No Time for Heroics
‘It’s easy being a BOX TOPS HERO!’ So reads the cheery and informative banner-text on the back of our latest box of Cheerios. ‘You don’t need superpowers to be a BOX TOPS HERO – just a few minutes and a pair of scissors.’ I wonder sometimes whether words that used to have a sort of significance in our language – words like ‘hero’ – haven’t lost their meaning altogether. If not meaning, then certainly gravitas.
Before you castigate me, let me say that I realize only too well that the marketing department of General Mills is not setting out to write a philosophical treatise when they design cereal packaging. I do not intend, therefore, to dignify their cardboard with an ominous voice-over and in-depth analysis.
Nevertheless, they are using language in a way that reaches millions of us in the US (not to speak of the rest of the world), with an access to (and influence in) homes and families that few other companies, writers, instructors, or salesmen can parallel. And the way that marketers use language is partly formative – that is, an attempt at getting something new and catchy into your head – but it is partly reflective also. Marketers know they need to reach you, specifically, and get your demographic’s attention. So, on the whole, they will attempt to speak in a language that resonates with you – that is, mirrors or reflects your present understanding.
What are their assumptions, then, about what it might mean (to you) to be a hero?
Box Top Heroism
- You probably think that becoming a hero is difficult. It might require a certain kind of character; a degree of self-denial; perhaps some training or apprenticeship. Maybe it takes something inward that not everyone possesses. The first reassurance that comes to you at the breakfast table, therefore, is that, contrary to your assumptions, being (significantly, not becoming – no journey or process is involved) a certain kind of hero is easy!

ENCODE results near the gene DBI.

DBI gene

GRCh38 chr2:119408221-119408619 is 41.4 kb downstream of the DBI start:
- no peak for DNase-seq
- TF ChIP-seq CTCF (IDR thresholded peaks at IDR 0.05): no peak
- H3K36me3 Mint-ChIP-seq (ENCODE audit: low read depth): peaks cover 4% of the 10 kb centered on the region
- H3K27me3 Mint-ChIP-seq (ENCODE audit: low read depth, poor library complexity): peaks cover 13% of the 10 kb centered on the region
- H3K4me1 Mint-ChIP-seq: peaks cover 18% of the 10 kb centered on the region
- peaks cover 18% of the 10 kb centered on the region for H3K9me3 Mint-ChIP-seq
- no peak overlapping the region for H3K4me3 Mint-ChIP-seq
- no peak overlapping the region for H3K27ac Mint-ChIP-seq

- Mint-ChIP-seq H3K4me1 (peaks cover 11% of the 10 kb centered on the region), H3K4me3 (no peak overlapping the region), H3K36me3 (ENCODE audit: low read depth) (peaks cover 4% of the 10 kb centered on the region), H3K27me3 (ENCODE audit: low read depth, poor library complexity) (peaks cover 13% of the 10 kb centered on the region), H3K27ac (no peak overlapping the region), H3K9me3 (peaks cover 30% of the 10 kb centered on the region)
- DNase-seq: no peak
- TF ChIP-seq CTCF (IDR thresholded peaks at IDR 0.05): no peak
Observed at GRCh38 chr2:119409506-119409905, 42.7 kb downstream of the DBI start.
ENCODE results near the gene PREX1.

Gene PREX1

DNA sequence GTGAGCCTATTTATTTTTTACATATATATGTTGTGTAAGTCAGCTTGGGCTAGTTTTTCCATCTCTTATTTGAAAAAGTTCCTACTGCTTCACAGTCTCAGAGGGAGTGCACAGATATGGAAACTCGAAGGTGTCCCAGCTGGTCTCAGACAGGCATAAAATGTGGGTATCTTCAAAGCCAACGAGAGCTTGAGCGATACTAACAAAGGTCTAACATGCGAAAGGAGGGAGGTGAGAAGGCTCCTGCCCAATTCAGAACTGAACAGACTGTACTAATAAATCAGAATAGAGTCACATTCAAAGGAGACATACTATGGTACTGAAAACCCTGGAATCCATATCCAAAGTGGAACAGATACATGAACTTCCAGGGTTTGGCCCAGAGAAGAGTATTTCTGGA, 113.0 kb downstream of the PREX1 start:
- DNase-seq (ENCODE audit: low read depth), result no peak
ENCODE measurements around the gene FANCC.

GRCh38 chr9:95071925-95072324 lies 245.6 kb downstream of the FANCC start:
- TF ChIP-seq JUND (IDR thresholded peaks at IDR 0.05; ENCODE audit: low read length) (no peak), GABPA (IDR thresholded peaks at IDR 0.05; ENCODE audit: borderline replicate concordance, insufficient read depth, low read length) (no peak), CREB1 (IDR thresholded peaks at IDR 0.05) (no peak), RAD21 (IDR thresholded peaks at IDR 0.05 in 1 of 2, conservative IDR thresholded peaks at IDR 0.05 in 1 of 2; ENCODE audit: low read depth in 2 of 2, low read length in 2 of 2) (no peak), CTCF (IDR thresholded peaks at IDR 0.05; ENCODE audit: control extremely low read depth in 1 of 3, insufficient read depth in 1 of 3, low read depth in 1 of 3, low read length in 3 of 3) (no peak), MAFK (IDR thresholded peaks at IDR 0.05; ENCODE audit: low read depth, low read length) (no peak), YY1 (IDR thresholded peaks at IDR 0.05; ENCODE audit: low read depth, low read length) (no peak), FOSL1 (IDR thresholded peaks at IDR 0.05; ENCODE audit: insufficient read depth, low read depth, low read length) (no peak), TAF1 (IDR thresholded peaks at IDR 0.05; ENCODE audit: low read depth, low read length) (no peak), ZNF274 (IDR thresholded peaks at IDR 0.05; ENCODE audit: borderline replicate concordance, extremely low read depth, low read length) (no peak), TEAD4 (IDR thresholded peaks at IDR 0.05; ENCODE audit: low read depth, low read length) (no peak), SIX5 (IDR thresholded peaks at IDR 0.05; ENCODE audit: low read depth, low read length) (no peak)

- You probably think that becoming a hero requires something out-of-the-ordinary. Or, if you have grown up on the same cartoons I did, that it requires ‘superpowers’ or scientifically-assisted (or serendipitous) mutation. Maybe you need some sort of skill that isn’t acquired overnight, or some virtue that takes time to become an enfleshed part of your character. But be assured, says GM – you can be our kind of hero without any of that nonsense!
- You probably think that becoming a hero takes time. It’s not something that just ‘happens’; you can’t change into a hero like you can change a channel, can you? Surely, if it were that easy, everyone would be a hero, right? Aha, say the marketers, but everyone can be a hero! Because it only takes a few minutes.
- You probably think that becoming a hero requires some special equipment, mental, spiritual, or physical. Even your comic book heroes had capes and spandex suits, without which the heroic acts seemed impossible to perform. Mightn’t it take some experience, some trials, some hardship, some endurance, along with study, practice, deliberation, and a host of other activities to produce the kind of equipment that is necessary to a hero? Not at all, according to the box: all you really need, at least for today, is a pair of scissors.